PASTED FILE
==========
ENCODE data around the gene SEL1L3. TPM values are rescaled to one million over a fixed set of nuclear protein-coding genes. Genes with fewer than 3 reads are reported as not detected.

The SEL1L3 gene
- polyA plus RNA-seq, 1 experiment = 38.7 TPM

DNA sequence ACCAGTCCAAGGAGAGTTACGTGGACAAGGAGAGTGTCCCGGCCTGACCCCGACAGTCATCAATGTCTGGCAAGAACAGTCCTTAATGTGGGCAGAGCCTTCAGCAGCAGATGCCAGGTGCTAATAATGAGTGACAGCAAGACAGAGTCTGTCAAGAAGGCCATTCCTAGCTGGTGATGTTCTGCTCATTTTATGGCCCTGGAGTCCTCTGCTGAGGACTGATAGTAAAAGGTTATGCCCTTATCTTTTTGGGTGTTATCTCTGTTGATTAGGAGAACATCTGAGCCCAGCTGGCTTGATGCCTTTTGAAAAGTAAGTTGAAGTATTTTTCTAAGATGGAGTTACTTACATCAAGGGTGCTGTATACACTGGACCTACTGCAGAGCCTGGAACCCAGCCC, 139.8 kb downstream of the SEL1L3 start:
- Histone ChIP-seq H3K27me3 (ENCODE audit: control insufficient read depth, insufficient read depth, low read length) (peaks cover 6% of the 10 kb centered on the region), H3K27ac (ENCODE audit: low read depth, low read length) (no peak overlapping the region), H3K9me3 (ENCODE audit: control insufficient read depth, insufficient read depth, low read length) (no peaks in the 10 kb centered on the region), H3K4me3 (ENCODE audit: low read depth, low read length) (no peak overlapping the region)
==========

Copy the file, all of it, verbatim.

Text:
ENCODE data around the gene SEL1L3. TPM values are rescaled to one million over a fixed set of nuclear protein-coding genes. Genes with fewer than 3 reads are reported as not detected.

The SEL1L3 gene
- polyA plus RNA-seq, 1 experiment = 38.7 TPM

DNA sequence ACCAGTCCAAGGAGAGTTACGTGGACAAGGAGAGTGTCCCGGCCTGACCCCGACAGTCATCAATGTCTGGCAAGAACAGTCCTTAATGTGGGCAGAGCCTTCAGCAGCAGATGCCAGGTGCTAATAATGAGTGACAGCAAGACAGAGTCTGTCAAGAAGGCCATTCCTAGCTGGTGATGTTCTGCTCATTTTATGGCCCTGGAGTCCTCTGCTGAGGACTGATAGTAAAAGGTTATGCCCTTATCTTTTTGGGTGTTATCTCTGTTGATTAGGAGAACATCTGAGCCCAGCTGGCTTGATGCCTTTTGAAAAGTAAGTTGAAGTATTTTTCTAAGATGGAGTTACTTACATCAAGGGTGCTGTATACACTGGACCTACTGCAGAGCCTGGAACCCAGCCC, 139.8 kb downstream of the SEL1L3 start:
- Histone ChIP-seq H3K27me3 (ENCODE audit: control insufficient read depth, insufficient read depth, low read length) (peaks cover 6% of the 10 kb centered on the region), H3K27ac (ENCODE audit: low read depth, low read length) (no peak overlapping the region), H3K9me3 (ENCODE audit: control insufficient read depth, insufficient read depth, low read length) (no peaks in the 10 kb centered on the region), H3K4me3 (ENCODE audit: low read depth, low read length) (no peak overlapping the region)